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Petties v. Copeland

United States District Court, E.D. Michigan, Southern Division

December 1, 2016

LaSHAWN PETTIES, Next Friend of KP, a minor, Plaintiff,
HOWARD COPELAND, et al., Defendants.


          MARK A. GOLDSMITH United States District Judge

         Plaintiff KP is a minor who, by his Next Friend LaShawn Petties, brings a § 1983 claim against workers at a residential treatment facility, as well as the facility itself, in connection with injuries he suffered there. In addition to the § 1983 claim, the complaint alleges assault and battery under Michigan law. Defendants have moved for a Qualified Protective Order (“QPO”) permitting them to interview KP's treating physicians ex parte (Dkt. 47). Plaintiff has signed authorizations for release of records and has no objection to producing the treating physicians for depositions, but objects to interviews. See Pl. Resp. at 5-6 (Dkt. 49).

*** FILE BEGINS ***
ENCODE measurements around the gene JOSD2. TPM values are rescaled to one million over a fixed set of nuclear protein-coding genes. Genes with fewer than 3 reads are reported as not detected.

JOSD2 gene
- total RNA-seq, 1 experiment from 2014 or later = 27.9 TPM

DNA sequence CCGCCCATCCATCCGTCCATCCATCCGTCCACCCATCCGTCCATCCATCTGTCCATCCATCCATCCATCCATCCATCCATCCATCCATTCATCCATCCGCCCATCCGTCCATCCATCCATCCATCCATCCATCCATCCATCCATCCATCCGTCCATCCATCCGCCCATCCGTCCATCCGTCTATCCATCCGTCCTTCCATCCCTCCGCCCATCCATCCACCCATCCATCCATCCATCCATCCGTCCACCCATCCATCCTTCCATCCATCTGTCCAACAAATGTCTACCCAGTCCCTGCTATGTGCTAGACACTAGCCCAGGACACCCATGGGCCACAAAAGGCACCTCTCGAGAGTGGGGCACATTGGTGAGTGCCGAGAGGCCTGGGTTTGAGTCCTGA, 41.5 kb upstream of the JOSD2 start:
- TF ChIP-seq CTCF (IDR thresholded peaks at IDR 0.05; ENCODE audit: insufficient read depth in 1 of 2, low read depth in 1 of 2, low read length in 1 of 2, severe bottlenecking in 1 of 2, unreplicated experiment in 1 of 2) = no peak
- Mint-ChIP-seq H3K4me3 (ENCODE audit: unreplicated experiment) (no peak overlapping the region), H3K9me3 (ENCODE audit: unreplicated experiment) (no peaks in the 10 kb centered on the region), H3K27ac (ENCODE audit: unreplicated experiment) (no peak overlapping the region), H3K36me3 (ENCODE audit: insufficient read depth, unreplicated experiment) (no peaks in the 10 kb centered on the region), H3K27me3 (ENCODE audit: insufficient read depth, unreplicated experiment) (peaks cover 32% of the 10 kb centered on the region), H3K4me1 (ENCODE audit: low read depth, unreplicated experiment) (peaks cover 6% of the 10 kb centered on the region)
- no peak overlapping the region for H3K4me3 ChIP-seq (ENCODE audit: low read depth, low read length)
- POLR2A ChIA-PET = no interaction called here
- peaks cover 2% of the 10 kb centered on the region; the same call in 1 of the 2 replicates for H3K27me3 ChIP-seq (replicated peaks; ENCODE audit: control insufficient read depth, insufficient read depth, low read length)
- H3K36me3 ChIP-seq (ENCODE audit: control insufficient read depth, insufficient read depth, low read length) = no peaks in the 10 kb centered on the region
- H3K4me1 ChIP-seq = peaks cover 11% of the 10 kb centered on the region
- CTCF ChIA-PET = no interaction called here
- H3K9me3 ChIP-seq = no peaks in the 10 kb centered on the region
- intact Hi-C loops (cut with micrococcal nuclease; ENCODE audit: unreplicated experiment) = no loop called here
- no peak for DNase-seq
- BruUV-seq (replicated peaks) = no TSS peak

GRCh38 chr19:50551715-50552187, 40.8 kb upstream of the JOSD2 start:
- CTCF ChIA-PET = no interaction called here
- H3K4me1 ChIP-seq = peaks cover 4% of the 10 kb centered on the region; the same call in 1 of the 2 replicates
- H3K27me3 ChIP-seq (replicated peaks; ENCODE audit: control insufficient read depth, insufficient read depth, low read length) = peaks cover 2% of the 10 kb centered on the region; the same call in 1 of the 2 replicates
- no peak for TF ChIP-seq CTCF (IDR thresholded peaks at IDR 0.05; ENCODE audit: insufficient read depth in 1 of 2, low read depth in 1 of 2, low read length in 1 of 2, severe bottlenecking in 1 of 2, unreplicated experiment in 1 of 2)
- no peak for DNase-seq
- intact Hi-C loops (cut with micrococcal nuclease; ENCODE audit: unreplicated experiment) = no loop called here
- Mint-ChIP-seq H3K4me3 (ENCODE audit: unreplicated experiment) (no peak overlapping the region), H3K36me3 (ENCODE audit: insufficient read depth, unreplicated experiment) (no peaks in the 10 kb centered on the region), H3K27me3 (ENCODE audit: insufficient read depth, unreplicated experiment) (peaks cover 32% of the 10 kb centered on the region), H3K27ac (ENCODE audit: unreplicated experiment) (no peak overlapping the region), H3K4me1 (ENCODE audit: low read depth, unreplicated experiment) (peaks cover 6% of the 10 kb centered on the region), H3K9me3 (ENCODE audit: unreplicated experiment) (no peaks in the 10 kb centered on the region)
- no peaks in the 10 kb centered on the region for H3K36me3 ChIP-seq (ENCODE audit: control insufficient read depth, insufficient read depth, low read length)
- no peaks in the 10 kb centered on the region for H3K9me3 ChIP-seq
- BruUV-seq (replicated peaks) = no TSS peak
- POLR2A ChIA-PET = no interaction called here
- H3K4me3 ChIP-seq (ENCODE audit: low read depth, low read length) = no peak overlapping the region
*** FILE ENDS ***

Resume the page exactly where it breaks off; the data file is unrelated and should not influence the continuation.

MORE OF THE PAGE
The parties focus on the Health Insurance Portability and Accountability Act (“HIPAA”), which was enacted in 1996 and provides certain privacy measures for “any information, whether oral or recorded in any form or medium that is created and received by a healthcare provider and relates to the past, present or future physical or mental health or condition of an individual.” 42 U.S.C. § 1320d(4). The Secretary of Health and Human Services has promulgated regulations to protect the privacy of this information. See 45 C.F.R. § 164.500, et seq. Two regulatory provisions are relevant to this issue: 45 C.F.R. § 164.512(e)(1)(i) provides:

(1) Permitted Disclosures. A covered entity may disclose protected health information in the course of any judicial or administrative proceeding: (i) In response to an order of a court or administrative tribunal, provided that the covered entity discloses only the protected health information expressly authorized by such order. . . .

And 45 CFR § 164.512(e)(1)(v) states as follows:

For the purposes of paragraph (e)(1) of this section, a Qualified Protective Order means . . . an order of a court or of an administrative tribunal or stipulation by the parties to the litigation or administrative proceeding that:
(A) Prohibits the parties from using or disclosing the protected health information for any purposes other than the litigation or proceeding for which such information was requested; and